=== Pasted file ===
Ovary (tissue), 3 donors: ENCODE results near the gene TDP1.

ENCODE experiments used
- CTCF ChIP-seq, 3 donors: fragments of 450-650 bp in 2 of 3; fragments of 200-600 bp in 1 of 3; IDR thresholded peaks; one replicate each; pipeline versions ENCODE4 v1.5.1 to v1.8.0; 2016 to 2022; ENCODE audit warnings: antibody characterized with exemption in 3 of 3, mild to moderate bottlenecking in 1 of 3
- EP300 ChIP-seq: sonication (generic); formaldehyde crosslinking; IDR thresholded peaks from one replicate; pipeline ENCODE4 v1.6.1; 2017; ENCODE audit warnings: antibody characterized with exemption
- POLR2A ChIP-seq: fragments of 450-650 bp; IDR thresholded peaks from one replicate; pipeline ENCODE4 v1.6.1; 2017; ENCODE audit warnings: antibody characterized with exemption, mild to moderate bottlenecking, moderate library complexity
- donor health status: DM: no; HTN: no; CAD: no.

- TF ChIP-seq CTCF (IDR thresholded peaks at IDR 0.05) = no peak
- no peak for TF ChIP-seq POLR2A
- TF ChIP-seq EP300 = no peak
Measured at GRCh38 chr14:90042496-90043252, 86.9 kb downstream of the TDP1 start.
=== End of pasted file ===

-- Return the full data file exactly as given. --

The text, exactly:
Ovary (tissue), 3 donors: ENCODE results near the gene TDP1.

ENCODE experiments used
- CTCF ChIP-seq, 3 donors: fragments of 450-650 bp in 2 of 3; fragments of 200-600 bp in 1 of 3; IDR thresholded peaks; one replicate each; pipeline versions ENCODE4 v1.5.1 to v1.8.0; 2016 to 2022; ENCODE audit warnings: antibody characterized with exemption in 3 of 3, mild to moderate bottlenecking in 1 of 3
- EP300 ChIP-seq: sonication (generic); formaldehyde crosslinking; IDR thresholded peaks from one replicate; pipeline ENCODE4 v1.6.1; 2017; ENCODE audit warnings: antibody characterized with exemption
- POLR2A ChIP-seq: fragments of 450-650 bp; IDR thresholded peaks from one replicate; pipeline ENCODE4 v1.6.1; 2017; ENCODE audit warnings: antibody characterized with exemption, mild to moderate bottlenecking, moderate library complexity
- donor health status: DM: no; HTN: no; CAD: no.

- TF ChIP-seq CTCF (IDR thresholded peaks at IDR 0.05) = no peak
- no peak for TF ChIP-seq POLR2A
- TF ChIP-seq EP300 = no peak
Measured at GRCh38 chr14:90042496-90043252, 86.9 kb downstream of the TDP1 start.